seriously, are you people trolling? I'm 100% sure this comic is about buttocks! ;)--188.8.131.52 14:23, 19 May 2016 (UTC)
It feels like the comic is intentionally reversing several concepts rather than simply giving nonsense (higher rank is normally larger and level formality is reversed) 184.108.40.206 (talk) (please sign your comments with ~~~~)
I, too, immediately picked up an undertone about butts. "This time of year" being spring, ladies often start wearing skirts and shorts after mostly longer clothes in the winter (especially in Mass. where Randall lives), and the occasional "bun" sighting is in fact a recognized annual recurrence. I think it has a place in the explanation as at least a wink-and-nod double entendre. 220.127.116.11 17:09, 19 May 2016 (UTC)
This comic just doesn't make sense. Randall had some half-ideas, none of them worked, and he just drew it anyway. I thought I was missing the joke so I came here and nobody here has an explanation that is a) internally consistent and b) funny. -Foobarbecue (talk) 23:04, 19 May 2016 (UTC)
- Not all of his comics are done for humor, some are simply absurd. I think this is one of those ones which is simply absurd. Unfortunately within the first few days of a comic coming out it is unlikely that the explanation here will be complete or have any form of consistent tone or style. It will be debated and edited back and forth. Some will be over analyzed to the point that any humor or consistency will be strained out of them. It is better to wait a week or so for the buzz around a new comic to die down. In fact, I usually avoid the newest comics but, I happen to like rabbits. Lackadaisical (talk) 23:53, 19 May 2016 (UTC)
As discussed above (and as currently indicated in the discussion) wolves are not a good contrast to rabbit social behavior. Can we think of a better one? I know many bugs, like termites, ants, and bees are all hierarchical, but I think we should choose some sort of vertebrate at least. Some suggestions of my own; Lions, Lemurs, Horses, can anyone else think of anything? Or should we find a way to reword the sentence altogether? Lackadaisical (talk) 00:12, 20 May 2016 (UTC)
Question: has this got anything to do with the iOS game currently the free game of the week in the app store, King Rabbit? 18.104.22.168 09:18, 20 May 2016 (UTC)
"King Bun" sounds like a World War 2-era euphemism for a Kaiser roll. 22.214.171.124 (talk) (please sign your comments with ~~~~)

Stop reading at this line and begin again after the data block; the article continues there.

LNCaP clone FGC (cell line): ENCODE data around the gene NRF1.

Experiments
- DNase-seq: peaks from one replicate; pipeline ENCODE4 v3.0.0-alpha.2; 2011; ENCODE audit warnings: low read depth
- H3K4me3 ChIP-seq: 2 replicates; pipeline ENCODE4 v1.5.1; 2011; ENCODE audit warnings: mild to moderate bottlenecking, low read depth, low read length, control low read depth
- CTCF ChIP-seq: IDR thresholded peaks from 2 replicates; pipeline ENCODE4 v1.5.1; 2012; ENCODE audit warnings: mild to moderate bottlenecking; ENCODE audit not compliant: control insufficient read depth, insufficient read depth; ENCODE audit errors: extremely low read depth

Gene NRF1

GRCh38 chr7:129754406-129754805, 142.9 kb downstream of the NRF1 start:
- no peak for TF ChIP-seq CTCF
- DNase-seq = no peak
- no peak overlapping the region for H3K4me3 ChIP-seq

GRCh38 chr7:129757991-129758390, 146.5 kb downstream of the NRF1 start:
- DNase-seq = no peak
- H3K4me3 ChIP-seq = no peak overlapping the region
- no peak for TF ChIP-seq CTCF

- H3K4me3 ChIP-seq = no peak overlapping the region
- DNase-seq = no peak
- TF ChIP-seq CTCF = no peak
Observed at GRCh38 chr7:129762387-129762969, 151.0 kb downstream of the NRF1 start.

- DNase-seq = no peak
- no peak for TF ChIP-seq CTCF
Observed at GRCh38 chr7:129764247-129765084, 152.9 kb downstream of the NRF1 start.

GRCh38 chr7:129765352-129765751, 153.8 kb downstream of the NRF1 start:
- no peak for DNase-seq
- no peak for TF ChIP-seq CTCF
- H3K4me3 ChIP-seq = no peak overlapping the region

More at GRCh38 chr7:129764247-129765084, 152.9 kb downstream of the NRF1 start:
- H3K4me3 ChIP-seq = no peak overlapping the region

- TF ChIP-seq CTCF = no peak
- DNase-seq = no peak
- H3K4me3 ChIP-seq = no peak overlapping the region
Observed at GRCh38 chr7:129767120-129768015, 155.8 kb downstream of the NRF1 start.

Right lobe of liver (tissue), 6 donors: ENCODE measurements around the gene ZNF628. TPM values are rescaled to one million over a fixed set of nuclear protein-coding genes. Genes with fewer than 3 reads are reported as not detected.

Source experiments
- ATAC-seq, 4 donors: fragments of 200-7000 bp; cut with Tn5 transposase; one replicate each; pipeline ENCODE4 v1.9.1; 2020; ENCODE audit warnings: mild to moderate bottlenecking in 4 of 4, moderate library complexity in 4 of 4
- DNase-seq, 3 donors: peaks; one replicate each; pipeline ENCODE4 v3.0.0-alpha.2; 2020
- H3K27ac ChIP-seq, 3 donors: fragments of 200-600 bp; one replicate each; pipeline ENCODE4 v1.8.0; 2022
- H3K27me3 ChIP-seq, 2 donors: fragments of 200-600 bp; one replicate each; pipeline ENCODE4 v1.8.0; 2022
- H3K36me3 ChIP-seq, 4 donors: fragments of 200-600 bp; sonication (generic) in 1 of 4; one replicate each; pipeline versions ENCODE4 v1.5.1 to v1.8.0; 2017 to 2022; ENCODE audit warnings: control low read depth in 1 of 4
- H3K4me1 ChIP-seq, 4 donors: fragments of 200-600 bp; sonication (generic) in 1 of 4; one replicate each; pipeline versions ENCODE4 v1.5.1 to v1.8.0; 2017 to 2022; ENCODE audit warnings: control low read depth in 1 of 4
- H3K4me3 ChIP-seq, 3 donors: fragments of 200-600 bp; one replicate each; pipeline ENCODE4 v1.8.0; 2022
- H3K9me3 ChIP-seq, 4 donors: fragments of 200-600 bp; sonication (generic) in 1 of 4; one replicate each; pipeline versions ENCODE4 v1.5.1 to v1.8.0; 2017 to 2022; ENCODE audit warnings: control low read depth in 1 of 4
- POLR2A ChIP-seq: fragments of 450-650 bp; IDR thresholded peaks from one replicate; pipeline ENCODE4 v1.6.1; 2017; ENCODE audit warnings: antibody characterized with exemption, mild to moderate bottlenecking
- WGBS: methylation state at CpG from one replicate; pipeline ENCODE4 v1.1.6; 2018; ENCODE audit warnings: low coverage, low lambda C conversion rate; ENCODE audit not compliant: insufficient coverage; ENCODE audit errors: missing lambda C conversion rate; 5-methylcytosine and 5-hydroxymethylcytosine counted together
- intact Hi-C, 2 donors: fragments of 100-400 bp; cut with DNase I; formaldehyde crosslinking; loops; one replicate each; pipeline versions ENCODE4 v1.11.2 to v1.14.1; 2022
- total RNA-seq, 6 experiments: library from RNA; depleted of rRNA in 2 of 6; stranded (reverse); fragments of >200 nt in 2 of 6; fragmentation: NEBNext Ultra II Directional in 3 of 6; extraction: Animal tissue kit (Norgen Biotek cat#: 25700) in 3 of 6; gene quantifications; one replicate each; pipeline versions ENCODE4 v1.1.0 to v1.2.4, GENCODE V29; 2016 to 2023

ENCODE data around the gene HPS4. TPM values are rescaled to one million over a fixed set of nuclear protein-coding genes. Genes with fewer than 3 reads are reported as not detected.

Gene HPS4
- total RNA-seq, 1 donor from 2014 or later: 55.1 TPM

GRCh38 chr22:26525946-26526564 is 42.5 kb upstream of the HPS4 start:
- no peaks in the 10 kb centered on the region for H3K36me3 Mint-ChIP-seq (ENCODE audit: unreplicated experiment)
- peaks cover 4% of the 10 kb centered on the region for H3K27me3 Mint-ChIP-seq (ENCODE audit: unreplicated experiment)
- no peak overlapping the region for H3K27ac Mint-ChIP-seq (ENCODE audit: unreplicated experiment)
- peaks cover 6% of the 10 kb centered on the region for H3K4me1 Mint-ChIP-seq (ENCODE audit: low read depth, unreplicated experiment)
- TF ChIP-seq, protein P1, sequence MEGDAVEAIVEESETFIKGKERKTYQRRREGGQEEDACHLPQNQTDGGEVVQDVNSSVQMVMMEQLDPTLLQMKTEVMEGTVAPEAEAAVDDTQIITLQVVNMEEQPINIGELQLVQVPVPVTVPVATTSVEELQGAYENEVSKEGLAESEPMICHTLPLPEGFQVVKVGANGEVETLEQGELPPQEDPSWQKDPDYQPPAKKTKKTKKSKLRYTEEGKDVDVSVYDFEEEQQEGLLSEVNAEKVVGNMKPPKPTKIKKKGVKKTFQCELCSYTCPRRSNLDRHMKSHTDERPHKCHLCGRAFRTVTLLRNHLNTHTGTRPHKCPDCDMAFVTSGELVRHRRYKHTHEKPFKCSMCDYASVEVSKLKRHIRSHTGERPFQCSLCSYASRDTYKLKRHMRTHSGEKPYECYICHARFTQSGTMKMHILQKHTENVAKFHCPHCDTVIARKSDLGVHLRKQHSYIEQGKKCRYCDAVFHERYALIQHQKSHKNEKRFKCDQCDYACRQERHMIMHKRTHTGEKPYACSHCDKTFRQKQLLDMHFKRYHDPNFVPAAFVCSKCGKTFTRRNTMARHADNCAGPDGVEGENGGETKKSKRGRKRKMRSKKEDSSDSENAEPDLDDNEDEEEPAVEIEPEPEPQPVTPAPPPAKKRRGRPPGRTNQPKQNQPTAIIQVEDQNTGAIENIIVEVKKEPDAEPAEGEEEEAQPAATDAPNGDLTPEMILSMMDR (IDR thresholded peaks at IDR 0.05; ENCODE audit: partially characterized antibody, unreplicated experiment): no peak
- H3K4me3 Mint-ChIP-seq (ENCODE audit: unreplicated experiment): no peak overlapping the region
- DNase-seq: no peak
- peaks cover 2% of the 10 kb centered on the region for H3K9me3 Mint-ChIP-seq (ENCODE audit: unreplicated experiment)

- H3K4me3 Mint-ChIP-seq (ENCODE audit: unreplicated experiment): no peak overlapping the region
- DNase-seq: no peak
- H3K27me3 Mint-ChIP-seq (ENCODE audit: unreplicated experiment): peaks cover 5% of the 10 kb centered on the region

As for Slavic word for rabbit meaning "Little King". I'm Czech myself, so I looked around for the etymology; found something on Czech wikipedia (https://cs.wikipedia.org/wiki/Kr%C3%A1l%C3%ADk_dom%C3%A1c%C3%AD#Etymologie), posting translated for your consideration:
(King - "král"; Rabbit - "králík", "-ík" can be used as a diminutive suffix, for example with "kůň" - horse, "koník" - little horse)
What does a rabbit to do with a king? Nothing, actually, but the words are still related. As rabbits were not native animals in Bohemia, our ancestors didn't have a name for them. When first rabbits were brought to Bohemia from Germany 13th-14th century, we also got their German name "das Kaninchen", a corruption of the Latin word "cuniculus". Because of phonetic similarity, the word "Kaninchen" was mixed with "Königchen", the diminutive form of "der König" - king, and the Czech word "králík" was born. 126.96.36.199 (talk) (please sign your comments with ~~~~)
Czech and Russian are quite alike indeed. But in Russian there is no way a word for rabbit (кролик) be read as 'Little King', these aren't omonims either. For 'King' there's a word "Король" [kɐ.ˈro.lʲ] if you will use appropriate diminutive suffix, which is "-ёк" [ʲɵk] , you will end up with "Королёк" [kərɐˈlʲɵk] - 'kinglet' (a bird of Regulidae family) that is not a bunny, although it's really small too. Same as male horse - "Конь" [ˈkonʲ] belittles to word "Конёк" [kɐˈnʲɵk] and has a second meaning - 'roof skate'.
Well, one may combine russian word "Кроль" [kro.'lʲ] meaning either 'male rabbit' (depricated) or 'crawl' swimming style (modern), with diminutive "-ик" [ˈʲɪk] suffix and result will be "Кролик" [ˈkrolʲɪk] - 'Bunny' but in case of second meaning that's simply a pun.
So no, not in Russian, as source word was Polish "królik" which was formed same as Czech "králík". 188.8.131.52 (talk) (please sign your comments with ~~~~)
At the risk of adding to the noise, I assumed the joke was in the course name: confusing the study of "mammals" with the study of "memes". Everything being taught is a memetic concept (in the modern sense of the word, at least). It seems the path of least resistance in terms of making the smallest change to turn an understandable scene into an absurd one. Randall uses this format a lot (i.e: the entire scene & meaning being changed simply by changing one key word). He's very punny. 184.108.40.206 00:37, 26 May 2016 (UTC)
I'm new to this comment thing hold your horses.
I was seeing bun as used in an online sort of "omigod look at the bun" kind of usage. Honestly, visit tumblr for a few minutes, search the tag #bun, everyone uses bun for bunny, rabbit, hare, etc. The hierarchy I thought was to be based on cuteness level, as the smaller the bun, the more bun is respected in these online circles, or by anyone, really. 220.127.116.11 02:01, 29 May 2016 (UTC)
Behold, the cinnamon bun. Nyperold (talk) 23:14, 8 November 2017 (UTC)